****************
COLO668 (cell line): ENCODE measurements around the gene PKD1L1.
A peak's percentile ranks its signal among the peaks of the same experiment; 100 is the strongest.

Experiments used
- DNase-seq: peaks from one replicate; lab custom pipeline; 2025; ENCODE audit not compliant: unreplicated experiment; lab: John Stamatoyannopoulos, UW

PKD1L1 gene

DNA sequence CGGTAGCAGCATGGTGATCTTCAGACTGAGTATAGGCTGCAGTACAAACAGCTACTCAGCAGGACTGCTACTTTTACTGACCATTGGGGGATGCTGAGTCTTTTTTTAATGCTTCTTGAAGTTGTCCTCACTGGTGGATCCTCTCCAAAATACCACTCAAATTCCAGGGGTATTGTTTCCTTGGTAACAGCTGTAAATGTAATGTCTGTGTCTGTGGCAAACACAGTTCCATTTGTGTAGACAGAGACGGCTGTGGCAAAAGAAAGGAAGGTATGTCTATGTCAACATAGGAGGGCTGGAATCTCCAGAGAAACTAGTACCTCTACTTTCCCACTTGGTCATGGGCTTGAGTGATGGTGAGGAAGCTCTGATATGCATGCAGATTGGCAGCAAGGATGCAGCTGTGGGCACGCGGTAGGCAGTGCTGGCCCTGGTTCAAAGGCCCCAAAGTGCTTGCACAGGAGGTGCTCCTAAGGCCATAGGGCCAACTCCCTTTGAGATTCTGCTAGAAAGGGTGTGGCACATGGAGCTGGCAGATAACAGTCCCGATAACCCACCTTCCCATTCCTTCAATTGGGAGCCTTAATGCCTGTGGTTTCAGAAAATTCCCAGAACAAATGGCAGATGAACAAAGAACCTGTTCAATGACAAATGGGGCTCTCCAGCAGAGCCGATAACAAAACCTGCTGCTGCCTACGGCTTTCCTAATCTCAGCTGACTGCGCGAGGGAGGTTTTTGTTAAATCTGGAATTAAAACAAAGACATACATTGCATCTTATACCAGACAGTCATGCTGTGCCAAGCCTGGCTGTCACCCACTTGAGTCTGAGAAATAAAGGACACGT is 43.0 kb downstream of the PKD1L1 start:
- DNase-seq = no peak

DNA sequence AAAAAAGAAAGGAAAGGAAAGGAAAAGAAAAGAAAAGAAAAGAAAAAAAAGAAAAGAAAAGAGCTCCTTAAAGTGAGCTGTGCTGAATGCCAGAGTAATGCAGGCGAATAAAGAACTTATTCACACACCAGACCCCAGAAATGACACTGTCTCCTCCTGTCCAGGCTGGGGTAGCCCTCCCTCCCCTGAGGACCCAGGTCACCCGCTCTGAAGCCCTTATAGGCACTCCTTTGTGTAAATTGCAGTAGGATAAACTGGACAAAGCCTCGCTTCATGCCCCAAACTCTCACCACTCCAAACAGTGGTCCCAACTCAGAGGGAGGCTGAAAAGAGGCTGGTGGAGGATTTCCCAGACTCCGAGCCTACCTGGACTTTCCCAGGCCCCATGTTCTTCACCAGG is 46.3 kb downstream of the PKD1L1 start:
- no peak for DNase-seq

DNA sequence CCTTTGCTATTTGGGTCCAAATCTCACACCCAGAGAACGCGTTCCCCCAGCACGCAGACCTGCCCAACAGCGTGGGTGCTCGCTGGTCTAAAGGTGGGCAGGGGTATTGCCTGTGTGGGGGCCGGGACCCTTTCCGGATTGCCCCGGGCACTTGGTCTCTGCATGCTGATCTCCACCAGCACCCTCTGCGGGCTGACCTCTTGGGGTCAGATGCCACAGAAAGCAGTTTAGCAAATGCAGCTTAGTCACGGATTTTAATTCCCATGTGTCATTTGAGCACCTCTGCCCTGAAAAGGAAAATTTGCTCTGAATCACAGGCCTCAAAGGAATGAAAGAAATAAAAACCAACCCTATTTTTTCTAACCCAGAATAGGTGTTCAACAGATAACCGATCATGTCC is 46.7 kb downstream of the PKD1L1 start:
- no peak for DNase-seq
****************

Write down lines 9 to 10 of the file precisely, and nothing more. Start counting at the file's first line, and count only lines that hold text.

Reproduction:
- no peak for DNase-seq

DNA sequence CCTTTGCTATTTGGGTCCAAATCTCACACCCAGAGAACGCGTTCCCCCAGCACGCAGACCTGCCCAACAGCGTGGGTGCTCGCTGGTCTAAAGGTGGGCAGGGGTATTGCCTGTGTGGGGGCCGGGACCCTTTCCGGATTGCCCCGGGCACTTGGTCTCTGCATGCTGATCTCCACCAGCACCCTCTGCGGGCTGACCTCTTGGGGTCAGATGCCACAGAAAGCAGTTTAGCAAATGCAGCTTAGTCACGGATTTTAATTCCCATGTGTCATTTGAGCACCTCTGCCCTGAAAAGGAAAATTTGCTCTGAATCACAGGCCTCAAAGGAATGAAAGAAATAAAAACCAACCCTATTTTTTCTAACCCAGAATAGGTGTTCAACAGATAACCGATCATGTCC is 46.7 kb downstream of the PKD1L1 start: